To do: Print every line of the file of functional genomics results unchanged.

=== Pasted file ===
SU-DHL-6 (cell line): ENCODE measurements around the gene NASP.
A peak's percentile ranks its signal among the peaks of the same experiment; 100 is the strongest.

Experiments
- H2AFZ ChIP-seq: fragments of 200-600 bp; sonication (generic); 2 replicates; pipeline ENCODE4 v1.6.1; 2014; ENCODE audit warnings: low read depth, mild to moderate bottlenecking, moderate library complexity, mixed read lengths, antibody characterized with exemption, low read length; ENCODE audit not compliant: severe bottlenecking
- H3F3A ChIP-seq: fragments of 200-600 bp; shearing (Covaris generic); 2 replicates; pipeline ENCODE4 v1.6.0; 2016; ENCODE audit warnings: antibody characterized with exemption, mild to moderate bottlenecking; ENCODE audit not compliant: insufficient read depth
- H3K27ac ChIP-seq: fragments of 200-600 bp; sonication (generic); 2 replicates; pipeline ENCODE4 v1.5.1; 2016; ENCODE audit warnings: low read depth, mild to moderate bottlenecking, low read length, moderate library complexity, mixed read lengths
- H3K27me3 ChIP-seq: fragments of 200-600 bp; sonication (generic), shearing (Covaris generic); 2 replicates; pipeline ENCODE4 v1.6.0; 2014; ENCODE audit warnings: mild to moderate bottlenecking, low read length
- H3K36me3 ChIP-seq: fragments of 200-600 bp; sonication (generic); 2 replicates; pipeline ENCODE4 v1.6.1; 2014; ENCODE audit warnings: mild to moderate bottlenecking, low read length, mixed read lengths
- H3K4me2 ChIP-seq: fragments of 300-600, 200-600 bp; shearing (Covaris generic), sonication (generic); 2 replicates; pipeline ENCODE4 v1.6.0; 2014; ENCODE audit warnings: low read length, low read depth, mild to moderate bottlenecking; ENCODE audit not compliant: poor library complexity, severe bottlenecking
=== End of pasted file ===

SU-DHL-6 (cell line): ENCODE measurements around the gene NASP.
A peak's percentile ranks its signal among the peaks of the same experiment; 100 is the strongest.

Experiments
- H2AFZ ChIP-seq: fragments of 200-600 bp; sonication (generic); 2 replicates; pipeline ENCODE4 v1.6.1; 2014; ENCODE audit warnings: low read depth, mild to moderate bottlenecking, moderate library complexity, mixed read lengths, antibody characterized with exemption, low read length; ENCODE audit not compliant: severe bottlenecking
- H3F3A ChIP-seq: fragments of 200-600 bp; shearing (Covaris generic); 2 replicates; pipeline ENCODE4 v1.6.0; 2016; ENCODE audit warnings: antibody characterized with exemption, mild to moderate bottlenecking; ENCODE audit not compliant: insufficient read depth
- H3K27ac ChIP-seq: fragments of 200-600 bp; sonication (generic); 2 replicates; pipeline ENCODE4 v1.5.1; 2016; ENCODE audit warnings: low read depth, mild to moderate bottlenecking, low read length, moderate library complexity, mixed read lengths
- H3K27me3 ChIP-seq: fragments of 200-600 bp; sonication (generic), shearing (Covaris generic); 2 replicates; pipeline ENCODE4 v1.6.0; 2014; ENCODE audit warnings: mild to moderate bottlenecking, low read length
- H3K36me3 ChIP-seq: fragments of 200-600 bp; sonication (generic); 2 replicates; pipeline ENCODE4 v1.6.1; 2014; ENCODE audit warnings: mild to moderate bottlenecking, low read length, mixed read lengths
- H3K4me2 ChIP-seq: fragments of 300-600, 200-600 bp; shearing (Covaris generic), sonication (generic); 2 replicates; pipeline ENCODE4 v1.6.0; 2014; ENCODE audit warnings: low read length, low read depth, mild to moderate bottlenecking; ENCODE audit not compliant: poor library complexity, severe bottlenecking